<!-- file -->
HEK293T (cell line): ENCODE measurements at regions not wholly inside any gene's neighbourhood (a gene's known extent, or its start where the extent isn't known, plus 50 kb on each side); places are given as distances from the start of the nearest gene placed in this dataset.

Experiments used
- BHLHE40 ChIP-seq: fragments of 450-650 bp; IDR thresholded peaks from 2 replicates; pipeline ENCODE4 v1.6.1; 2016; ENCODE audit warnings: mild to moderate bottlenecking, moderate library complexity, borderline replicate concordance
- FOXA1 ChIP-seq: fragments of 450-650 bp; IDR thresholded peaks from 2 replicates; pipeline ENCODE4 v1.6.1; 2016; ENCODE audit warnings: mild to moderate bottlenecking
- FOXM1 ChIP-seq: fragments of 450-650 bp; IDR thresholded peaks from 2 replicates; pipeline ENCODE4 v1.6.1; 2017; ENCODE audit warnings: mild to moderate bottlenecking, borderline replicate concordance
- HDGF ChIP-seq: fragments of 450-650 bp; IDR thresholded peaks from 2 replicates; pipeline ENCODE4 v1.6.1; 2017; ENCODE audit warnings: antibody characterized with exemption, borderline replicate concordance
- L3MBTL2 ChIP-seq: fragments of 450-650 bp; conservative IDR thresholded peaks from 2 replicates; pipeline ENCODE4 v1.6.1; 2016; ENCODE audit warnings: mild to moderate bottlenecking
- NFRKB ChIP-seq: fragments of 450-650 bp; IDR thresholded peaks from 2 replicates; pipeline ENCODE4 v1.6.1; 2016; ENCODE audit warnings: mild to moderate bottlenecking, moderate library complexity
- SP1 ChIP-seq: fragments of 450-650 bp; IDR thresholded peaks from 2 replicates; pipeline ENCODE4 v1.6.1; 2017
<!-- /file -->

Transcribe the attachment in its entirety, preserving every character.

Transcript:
HEK293T (cell line): ENCODE measurements at regions not wholly inside any gene's neighbourhood (a gene's known extent, or its start where the extent isn't known, plus 50 kb on each side); places are given as distances from the start of the nearest gene placed in this dataset.

Experiments used
- BHLHE40 ChIP-seq: fragments of 450-650 bp; IDR thresholded peaks from 2 replicates; pipeline ENCODE4 v1.6.1; 2016; ENCODE audit warnings: mild to moderate bottlenecking, moderate library complexity, borderline replicate concordance
- FOXA1 ChIP-seq: fragments of 450-650 bp; IDR thresholded peaks from 2 replicates; pipeline ENCODE4 v1.6.1; 2016; ENCODE audit warnings: mild to moderate bottlenecking
- FOXM1 ChIP-seq: fragments of 450-650 bp; IDR thresholded peaks from 2 replicates; pipeline ENCODE4 v1.6.1; 2017; ENCODE audit warnings: mild to moderate bottlenecking, borderline replicate concordance
- HDGF ChIP-seq: fragments of 450-650 bp; IDR thresholded peaks from 2 replicates; pipeline ENCODE4 v1.6.1; 2017; ENCODE audit warnings: antibody characterized with exemption, borderline replicate concordance
- L3MBTL2 ChIP-seq: fragments of 450-650 bp; conservative IDR thresholded peaks from 2 replicates; pipeline ENCODE4 v1.6.1; 2016; ENCODE audit warnings: mild to moderate bottlenecking
- NFRKB ChIP-seq: fragments of 450-650 bp; IDR thresholded peaks from 2 replicates; pipeline ENCODE4 v1.6.1; 2016; ENCODE audit warnings: mild to moderate bottlenecking, moderate library complexity
- SP1 ChIP-seq: fragments of 450-650 bp; IDR thresholded peaks from 2 replicates; pipeline ENCODE4 v1.6.1; 2017